|Civil Engineering: How to Make Sure Your Community has a Greener Tomorrow|
|(Thursday, 20 April 2017) Written by greeniac61858156|
| Traditional Considerations for Civil Engineering
A community's impact on the environment can generally be divided into two separate categories. These could be described as opportunity costs and usage costs. Broadly speaking, the opportunity cost is the amount of expenditure required to create a system and get it working. In this context it could refer to the gasoline, manpower and raw materials required to build a road, an overpass or a bridge. The other cost is the operations or maintenance costs. This is the money and effort expended every day while using the thing that has been built. In this particular example it could refer to the gasoline required to travel over the road and the maintenance required to keep the road clean, clear and free of obstructions.
How Civil Engineering Can Help the Environment
Engineers can have a drastic impact on the environment. With that said, engineers with an
online civil engineering masterís degree might be able to dramatically improve the impact on the environment and help to save natural resources for future generations. The cost of construction can be minimized with proper knowledge of logistics, and the cost of use can be mitigated with clever design and appropriate usage information.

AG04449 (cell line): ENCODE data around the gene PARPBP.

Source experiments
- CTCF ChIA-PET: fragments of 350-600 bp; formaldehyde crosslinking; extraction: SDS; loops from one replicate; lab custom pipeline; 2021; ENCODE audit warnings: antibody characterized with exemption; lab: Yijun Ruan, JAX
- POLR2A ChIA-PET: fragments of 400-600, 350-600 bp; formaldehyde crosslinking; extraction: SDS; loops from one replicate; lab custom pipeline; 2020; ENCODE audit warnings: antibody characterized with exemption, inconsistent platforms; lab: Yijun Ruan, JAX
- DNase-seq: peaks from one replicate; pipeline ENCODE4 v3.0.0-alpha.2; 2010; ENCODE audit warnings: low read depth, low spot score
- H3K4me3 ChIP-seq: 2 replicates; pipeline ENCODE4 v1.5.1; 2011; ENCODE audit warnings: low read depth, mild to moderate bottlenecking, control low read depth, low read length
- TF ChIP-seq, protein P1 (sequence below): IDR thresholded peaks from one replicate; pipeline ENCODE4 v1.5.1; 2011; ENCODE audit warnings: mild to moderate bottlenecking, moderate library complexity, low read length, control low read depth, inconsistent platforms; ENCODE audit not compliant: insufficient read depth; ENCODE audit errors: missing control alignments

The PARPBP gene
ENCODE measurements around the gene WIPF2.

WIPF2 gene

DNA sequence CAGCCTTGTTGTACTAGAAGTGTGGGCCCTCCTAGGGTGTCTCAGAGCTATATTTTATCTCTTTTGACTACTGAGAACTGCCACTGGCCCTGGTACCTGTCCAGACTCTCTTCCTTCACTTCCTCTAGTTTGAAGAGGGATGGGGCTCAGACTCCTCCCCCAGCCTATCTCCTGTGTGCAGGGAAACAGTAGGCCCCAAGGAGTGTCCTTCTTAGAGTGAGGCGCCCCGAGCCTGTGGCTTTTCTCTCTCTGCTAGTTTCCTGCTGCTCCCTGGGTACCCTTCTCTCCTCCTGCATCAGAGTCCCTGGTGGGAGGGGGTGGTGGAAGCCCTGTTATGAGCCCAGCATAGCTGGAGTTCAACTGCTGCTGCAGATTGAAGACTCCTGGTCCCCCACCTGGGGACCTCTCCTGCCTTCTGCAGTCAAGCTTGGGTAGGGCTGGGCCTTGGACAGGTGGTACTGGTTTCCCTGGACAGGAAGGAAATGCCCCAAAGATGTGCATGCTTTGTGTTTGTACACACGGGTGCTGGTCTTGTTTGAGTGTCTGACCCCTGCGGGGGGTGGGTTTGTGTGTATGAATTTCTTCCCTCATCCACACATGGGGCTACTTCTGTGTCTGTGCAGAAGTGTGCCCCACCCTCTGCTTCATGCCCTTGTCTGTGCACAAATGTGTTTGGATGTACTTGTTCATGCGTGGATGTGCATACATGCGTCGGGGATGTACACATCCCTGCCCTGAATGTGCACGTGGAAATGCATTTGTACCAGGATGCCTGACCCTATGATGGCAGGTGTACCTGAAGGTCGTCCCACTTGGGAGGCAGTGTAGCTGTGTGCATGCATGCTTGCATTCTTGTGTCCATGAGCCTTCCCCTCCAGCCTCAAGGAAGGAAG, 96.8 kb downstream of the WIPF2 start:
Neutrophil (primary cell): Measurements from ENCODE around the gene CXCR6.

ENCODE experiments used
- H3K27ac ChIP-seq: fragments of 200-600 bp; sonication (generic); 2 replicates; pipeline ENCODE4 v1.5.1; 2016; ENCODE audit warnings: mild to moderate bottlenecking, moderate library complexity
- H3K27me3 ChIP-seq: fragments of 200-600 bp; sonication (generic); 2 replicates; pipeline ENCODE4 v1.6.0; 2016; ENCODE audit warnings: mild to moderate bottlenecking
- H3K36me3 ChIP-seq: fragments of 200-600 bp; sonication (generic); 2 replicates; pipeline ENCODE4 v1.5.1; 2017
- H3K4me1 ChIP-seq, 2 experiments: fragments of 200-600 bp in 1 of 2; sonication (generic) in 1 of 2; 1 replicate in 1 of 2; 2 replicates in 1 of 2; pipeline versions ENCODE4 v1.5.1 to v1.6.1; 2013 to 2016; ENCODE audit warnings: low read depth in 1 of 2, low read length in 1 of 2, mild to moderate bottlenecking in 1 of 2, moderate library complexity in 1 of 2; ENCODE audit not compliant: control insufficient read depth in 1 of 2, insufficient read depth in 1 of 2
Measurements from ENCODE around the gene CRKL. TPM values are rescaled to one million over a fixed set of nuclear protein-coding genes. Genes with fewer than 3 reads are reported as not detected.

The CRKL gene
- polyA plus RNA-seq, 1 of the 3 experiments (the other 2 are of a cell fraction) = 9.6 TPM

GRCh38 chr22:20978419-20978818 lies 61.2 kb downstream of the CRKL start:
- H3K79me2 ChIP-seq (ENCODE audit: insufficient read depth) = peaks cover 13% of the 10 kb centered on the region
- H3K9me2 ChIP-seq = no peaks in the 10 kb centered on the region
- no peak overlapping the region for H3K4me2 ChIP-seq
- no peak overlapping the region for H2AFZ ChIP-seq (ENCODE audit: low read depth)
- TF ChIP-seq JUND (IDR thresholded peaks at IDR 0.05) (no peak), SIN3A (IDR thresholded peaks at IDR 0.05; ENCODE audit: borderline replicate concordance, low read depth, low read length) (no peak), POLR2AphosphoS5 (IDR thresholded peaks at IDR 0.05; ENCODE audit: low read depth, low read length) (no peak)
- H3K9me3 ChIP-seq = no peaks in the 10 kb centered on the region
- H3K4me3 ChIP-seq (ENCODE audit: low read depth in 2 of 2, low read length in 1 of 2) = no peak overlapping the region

Traditional Considerations for Civil Engineering
For example, one question that civil engineers must answer when building an overpass is how high they want to make it. Although it would seem that higher overpasses and highway flyovers are better, as they give more space for growth, they employ more people during their construction, they support more industries with their greater use of material, and they have an imposing grandeur that makes engineers and construction workers proud to attach their name to them.
Thinking about Ways for Civil Engineering to Minimize Ecological Impact
However, many of these can actually be seen as stronger reasons against higher overpasses than in favor of them. After a bridge has been built with enough clearance space beneath it to admit the tallest conceivable oversized vehicle, anything further can be viewed as a waste of material. It can also be viewed as a waste of time and operating costs, as more wear and tear is inflicted on the vehicles as they travel over higher overpasses. The gasoline used every day in going over a taller bridge is far from inconsiderable. In fact, if it is multiplied by the tens of thousands of cars involved in heavy traffic, then it may very quickly come to outweigh the amount of energy and material expended in the construction.
Careful attention to questions such as these can help mitigate the environmental impact for a wide variety of projects. This leads to a greener future for all of us and leaves more raw resources for future generations.
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